Styles are not the best way to break down your draught list; however, there are some styles of beer that you almost have to have on draught at all times. In my professional experience, most people seem to self-identify their tastes into 3-4 basic style categories: IPA, Stouts (or simply dark beer), Wheat Beer and Light Lagers. I have never encountered anyone asking what kind of Brown Ales I currently have on draught? The goal of a diverse draught list is to take a customer that only knows about one style and introduce them to other unique styles that they wouldn’t have otherwise known about. Let’s use the American Brown Ale as an example. If someone is a hop head and doesn’t like dark beer, an American Brown Ale is a perfect gateway into darker beer because it has a noticeable hop presence but doesn’t have an overwhelming roast malt flavor profile. So, while I think it is most beneficial to break your draught list down by SRM, you would be wise to keep at least one draught line dedicated to the styles your customer base seeks. For me that would be an IPA, blonde/wheat ale and a Stout. These are the beers that get your customer in the door. Having a draught line dedicated to a style can still provide you flexibility. If you decide to have one Wheat beer on draught for example, it still allows you to have flexibility by switching between German, Belgian and American style wheat beers.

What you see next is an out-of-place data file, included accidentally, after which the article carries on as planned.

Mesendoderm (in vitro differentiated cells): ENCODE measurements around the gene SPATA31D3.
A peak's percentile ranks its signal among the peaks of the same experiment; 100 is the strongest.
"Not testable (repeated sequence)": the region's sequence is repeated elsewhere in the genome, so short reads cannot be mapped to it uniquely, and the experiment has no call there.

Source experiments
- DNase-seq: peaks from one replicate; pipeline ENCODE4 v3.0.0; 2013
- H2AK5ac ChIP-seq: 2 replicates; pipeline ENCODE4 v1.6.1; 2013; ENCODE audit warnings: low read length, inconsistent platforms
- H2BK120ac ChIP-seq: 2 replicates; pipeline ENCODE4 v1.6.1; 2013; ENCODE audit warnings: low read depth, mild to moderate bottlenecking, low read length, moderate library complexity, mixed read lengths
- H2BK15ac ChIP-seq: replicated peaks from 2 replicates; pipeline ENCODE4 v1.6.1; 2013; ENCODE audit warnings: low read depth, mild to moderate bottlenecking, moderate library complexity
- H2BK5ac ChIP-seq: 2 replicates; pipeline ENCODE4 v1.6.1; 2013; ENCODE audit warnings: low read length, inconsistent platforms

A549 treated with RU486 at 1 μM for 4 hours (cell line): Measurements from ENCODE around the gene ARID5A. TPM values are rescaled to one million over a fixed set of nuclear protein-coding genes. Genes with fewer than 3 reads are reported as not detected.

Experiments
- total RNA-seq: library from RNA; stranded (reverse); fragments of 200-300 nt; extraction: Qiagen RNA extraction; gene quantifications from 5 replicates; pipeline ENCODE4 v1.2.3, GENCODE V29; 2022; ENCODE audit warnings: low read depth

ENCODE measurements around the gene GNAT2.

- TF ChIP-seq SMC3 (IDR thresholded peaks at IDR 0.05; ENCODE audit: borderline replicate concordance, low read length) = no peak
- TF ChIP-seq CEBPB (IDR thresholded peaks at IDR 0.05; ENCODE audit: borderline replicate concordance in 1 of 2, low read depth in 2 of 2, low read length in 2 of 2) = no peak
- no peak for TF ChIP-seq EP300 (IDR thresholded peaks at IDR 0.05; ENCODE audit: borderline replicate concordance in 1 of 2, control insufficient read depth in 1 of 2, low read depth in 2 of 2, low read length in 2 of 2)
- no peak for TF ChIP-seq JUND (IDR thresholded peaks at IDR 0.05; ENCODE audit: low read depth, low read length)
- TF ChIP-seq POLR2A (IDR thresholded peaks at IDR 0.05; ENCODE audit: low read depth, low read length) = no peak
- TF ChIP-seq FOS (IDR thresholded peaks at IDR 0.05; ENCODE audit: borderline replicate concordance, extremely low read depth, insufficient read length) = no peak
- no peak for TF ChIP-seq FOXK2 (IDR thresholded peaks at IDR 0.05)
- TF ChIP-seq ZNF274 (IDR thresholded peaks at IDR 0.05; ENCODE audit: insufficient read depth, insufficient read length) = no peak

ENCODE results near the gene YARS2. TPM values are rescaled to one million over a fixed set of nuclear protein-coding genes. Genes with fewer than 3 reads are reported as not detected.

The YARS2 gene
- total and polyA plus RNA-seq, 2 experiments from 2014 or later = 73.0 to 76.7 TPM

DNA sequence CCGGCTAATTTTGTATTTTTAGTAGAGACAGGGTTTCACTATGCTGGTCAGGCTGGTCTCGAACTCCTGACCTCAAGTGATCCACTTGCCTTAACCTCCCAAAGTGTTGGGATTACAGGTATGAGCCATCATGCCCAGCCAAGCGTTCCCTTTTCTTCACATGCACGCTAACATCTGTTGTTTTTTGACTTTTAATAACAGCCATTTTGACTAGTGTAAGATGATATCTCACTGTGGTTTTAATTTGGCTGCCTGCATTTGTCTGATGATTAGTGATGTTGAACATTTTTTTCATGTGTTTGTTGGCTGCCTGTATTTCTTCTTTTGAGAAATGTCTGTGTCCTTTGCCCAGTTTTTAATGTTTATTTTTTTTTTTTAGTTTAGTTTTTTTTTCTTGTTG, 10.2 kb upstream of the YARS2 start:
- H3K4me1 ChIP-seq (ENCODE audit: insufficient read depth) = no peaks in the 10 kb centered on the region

The last criteria you should incorporate into your draught list is having a blend of traditional/big name producers and local options. I define local as within the state you live, but you can vary your definition based on location. You may live in an area that has amazing and diverse local craft beer, allowing you to have a 50% split of your taps between local and larger producers.
Below is an example draught list that I could pull off in North Carolina. You can use this as a template and modify it to your local area.
Example Draught List
Tap # SRM/Color Style Brand ABV
1 2/Straw Cream Ale Southern Pines Duck Hook 4.3%
2 4/Yellow Session IPA Evil Twin Bikini Beer 2.7%
3 5/Gold Saison Boulevard Tank 7 8.5%
4 6/Gold German Wheat Wiehenstephaner Hefeweissbier 5.4%
5 6/Gold Belgian Triple Unibroue La Fin Du Monde 9.0%
6 8/Amber American Pale Ale Founders Mosaic Promise 5.5%
7 10/Amber Triple IPA Stone RuinTen 10.8%
8 17/Copper Belgian Dubbel Haw River St. Benedict Breakfast 7.2%
9 18/Copper Sour Ale D9 Viking Fraoch Scottish Sour 5.0%
10 18/Copper American Barleywine Sierra Nevada Bigfoot 9.6%
11 19/Brown American Brown Ale Brooklyn Brown Ale 5.6%
12 19/Brown British Brown Ale Samuel Smith’s Nut Brown Ale 5.0%
13 20/Brown American Strong Ale Arrogant Bastard Ale 7.2%
14 35/Black Sweet Stout Duck-Rabbit Milk Stout 5.7%
15 40/Black Russian Imperial Lynnwood Putin Tang 8.8%
16 40/Black Russian Imperial Prairie Bomb! 13.5%
Average ABV = 7.1125%